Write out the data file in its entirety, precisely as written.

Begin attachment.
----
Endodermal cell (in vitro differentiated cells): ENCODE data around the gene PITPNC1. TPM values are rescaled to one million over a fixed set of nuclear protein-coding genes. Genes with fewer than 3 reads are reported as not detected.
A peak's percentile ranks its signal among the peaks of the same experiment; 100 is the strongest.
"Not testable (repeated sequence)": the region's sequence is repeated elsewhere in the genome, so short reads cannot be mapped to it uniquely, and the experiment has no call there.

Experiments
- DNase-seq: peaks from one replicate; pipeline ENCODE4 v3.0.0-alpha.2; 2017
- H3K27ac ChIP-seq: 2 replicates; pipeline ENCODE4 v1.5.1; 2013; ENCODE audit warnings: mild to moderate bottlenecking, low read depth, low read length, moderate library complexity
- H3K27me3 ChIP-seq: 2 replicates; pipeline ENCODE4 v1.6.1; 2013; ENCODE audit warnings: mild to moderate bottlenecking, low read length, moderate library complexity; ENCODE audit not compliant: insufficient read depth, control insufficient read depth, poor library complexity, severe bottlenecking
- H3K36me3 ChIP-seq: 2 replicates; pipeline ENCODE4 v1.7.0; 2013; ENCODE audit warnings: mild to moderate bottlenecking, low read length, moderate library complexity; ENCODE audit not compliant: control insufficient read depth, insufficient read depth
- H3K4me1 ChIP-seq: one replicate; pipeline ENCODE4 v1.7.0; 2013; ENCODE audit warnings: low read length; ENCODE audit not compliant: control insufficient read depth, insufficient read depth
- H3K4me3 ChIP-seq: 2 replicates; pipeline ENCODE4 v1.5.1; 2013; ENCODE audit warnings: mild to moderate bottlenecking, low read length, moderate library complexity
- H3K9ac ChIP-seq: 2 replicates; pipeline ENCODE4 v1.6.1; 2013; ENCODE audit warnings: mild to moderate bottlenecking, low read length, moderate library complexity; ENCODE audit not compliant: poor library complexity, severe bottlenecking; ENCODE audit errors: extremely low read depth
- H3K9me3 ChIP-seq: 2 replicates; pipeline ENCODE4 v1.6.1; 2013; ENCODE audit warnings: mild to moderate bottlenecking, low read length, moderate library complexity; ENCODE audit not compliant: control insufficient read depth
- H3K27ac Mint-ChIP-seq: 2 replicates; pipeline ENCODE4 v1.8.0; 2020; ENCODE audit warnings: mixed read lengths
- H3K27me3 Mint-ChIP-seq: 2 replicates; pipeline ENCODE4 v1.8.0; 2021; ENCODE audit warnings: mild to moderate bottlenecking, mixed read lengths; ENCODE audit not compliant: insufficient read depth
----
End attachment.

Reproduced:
Endodermal cell (in vitro differentiated cells): ENCODE data around the gene PITPNC1. TPM values are rescaled to one million over a fixed set of nuclear protein-coding genes. Genes with fewer than 3 reads are reported as not detected.
A peak's percentile ranks its signal among the peaks of the same experiment; 100 is the strongest.
"Not testable (repeated sequence)": the region's sequence is repeated elsewhere in the genome, so short reads cannot be mapped to it uniquely, and the experiment has no call there.

Experiments
- DNase-seq: peaks from one replicate; pipeline ENCODE4 v3.0.0-alpha.2; 2017
- H3K27ac ChIP-seq: 2 replicates; pipeline ENCODE4 v1.5.1; 2013; ENCODE audit warnings: mild to moderate bottlenecking, low read depth, low read length, moderate library complexity
- H3K27me3 ChIP-seq: 2 replicates; pipeline ENCODE4 v1.6.1; 2013; ENCODE audit warnings: mild to moderate bottlenecking, low read length, moderate library complexity; ENCODE audit not compliant: insufficient read depth, control insufficient read depth, poor library complexity, severe bottlenecking
- H3K36me3 ChIP-seq: 2 replicates; pipeline ENCODE4 v1.7.0; 2013; ENCODE audit warnings: mild to moderate bottlenecking, low read length, moderate library complexity; ENCODE audit not compliant: control insufficient read depth, insufficient read depth
- H3K4me1 ChIP-seq: one replicate; pipeline ENCODE4 v1.7.0; 2013; ENCODE audit warnings: low read length; ENCODE audit not compliant: control insufficient read depth, insufficient read depth
- H3K4me3 ChIP-seq: 2 replicates; pipeline ENCODE4 v1.5.1; 2013; ENCODE audit warnings: mild to moderate bottlenecking, low read length, moderate library complexity
- H3K9ac ChIP-seq: 2 replicates; pipeline ENCODE4 v1.6.1; 2013; ENCODE audit warnings: mild to moderate bottlenecking, low read length, moderate library complexity; ENCODE audit not compliant: poor library complexity, severe bottlenecking; ENCODE audit errors: extremely low read depth
- H3K9me3 ChIP-seq: 2 replicates; pipeline ENCODE4 v1.6.1; 2013; ENCODE audit warnings: mild to moderate bottlenecking, low read length, moderate library complexity; ENCODE audit not compliant: control insufficient read depth
- H3K27ac Mint-ChIP-seq: 2 replicates; pipeline ENCODE4 v1.8.0; 2020; ENCODE audit warnings: mixed read lengths
- H3K27me3 Mint-ChIP-seq: 2 replicates; pipeline ENCODE4 v1.8.0; 2021; ENCODE audit warnings: mild to moderate bottlenecking, mixed read lengths; ENCODE audit not compliant: insufficient read depth